Casio Royale – In Basements Vol2 (Dixon Avenue Basement Jams)
Dixon Avenue have been celebrating their recent Best Label award from DJ Mag with a strong start to 2016, and have lost no time sticking out a pair of EPs from Casio Royale and a digital only release by Big Miz. In Basements Vol 2 picks up from where the first record left off by taking a particularly manky and British take on acid house and pumping it full of the oddball funk of vintage techno, little bursts of saccharine, day-glo cheek and a whole bunch of nods to Chicago. While A-side warms things up nicely with Luna’s wobbly acid whoop and Rudderless’s surly, clattering drive, it’s the B-side where things go to a different level with a couple of the best tunes from either release.
Speaking as someone who had a bit of a run in on social media recently due to political views, I would have probably given Save It (For Yourself Tory Scum) top marks for the title alone, but it gets that on its own merits due to being a corking slice of Relief fueled jack which builds slowly into a twisted acid soaked groove that holds things just below critical mass until the vocals kick in and shuffles everything off towards the secure ward. A future classic. Sneakin’ Out replaces the warped insouciance with a slug of wild pitched, floor moving funk that’s as frisky as it is warm. Two out of two for Casio Royale, and a blinding start to the year for DABJ.
Reformed Society – Optimistic Chaos (What Ever Not)
Harsh Puri returns as Reformed Society with this release on Italian Label What Ever Not. Just as with the record above, Optimistic Chaos blends all sorts of classic influences together until it comes up with something fresh. Although it occasionally tips a little too far towards the big room bluster, it brings itself back with some stone cold grooves that whir away under the meat, providing more than enough oomph to get things going.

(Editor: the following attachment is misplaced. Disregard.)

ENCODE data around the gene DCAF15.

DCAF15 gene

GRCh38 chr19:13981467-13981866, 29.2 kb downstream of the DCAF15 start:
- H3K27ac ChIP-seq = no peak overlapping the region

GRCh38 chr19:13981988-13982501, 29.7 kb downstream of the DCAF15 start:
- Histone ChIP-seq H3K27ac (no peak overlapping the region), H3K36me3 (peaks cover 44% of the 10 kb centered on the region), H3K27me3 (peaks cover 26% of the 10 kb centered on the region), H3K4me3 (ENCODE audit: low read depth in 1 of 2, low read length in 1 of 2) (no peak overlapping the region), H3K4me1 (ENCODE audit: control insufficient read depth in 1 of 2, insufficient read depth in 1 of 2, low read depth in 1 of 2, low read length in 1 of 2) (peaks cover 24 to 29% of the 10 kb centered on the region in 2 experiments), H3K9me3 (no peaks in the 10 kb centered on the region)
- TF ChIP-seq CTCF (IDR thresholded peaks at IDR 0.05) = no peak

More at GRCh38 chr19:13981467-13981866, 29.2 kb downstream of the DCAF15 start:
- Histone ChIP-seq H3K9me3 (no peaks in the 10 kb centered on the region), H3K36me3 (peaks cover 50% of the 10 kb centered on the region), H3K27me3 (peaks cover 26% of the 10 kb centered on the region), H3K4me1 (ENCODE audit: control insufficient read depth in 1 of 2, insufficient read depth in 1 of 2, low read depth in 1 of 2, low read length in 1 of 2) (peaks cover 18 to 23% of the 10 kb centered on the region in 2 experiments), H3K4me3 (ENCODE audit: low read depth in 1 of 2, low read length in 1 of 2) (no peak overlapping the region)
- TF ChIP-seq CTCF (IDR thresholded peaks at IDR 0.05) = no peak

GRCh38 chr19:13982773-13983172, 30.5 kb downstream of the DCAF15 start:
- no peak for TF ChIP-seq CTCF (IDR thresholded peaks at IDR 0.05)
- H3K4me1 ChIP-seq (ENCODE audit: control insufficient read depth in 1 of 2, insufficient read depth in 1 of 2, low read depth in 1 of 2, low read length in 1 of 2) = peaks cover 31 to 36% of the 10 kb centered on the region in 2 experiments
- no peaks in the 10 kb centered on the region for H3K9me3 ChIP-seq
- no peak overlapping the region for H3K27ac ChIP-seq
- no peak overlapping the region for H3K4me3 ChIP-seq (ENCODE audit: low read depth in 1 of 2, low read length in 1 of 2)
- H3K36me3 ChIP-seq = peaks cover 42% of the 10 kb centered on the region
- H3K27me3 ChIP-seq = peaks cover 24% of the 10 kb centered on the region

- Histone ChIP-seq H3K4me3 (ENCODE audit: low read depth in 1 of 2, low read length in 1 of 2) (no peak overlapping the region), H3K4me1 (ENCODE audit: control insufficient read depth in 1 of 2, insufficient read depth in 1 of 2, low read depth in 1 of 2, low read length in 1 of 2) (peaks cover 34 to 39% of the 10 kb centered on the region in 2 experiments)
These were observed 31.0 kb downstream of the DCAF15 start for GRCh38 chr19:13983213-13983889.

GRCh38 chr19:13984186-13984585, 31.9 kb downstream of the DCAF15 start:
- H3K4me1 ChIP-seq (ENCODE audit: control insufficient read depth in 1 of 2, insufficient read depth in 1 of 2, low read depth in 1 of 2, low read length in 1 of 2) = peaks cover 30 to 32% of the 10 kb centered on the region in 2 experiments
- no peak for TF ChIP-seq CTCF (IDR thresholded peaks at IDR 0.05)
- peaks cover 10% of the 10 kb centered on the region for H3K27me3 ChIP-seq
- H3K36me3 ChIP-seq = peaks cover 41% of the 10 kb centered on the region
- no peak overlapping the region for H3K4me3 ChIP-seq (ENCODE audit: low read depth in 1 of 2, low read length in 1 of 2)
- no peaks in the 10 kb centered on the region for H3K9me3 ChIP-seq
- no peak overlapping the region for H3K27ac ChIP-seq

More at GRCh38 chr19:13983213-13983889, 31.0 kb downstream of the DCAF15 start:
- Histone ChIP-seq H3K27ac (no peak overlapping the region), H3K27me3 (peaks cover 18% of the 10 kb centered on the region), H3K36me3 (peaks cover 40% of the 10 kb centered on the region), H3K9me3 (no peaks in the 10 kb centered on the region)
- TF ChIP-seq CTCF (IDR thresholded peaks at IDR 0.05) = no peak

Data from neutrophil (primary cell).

Where Casio Royale’s release worked its magic with its Chicago rutting, Reformed Society layers in the moodiness of Detroit’s symphonic soul, and dives towards the sunset, even though it sometimes falls a little short. While Incognito and Detracid push and pull all the right emotions, they never quite get to that dusky horizon. Incognito in particular meanders along pleasingly enough, but seems a little too content in its path, and never quite makes the most of its shimmering and seductive qualities.
Better are the other tracks. Hope wraps Chez Damier-esque deepness with tight, up front drums and glides stylishly from quiet beginnings to a sleek, midnight stomp. It could be a big tune in the right hands. Optimistic Chaos itself is a wave of aquatic funk which harnesses some lean kicks and razor like percussion to sharpen the tune nicely. Tight, yet wobbly chords and little bursts of melody seal the deal, and leaving us with a bubbling tune full of darkened emotion. Very, very nice.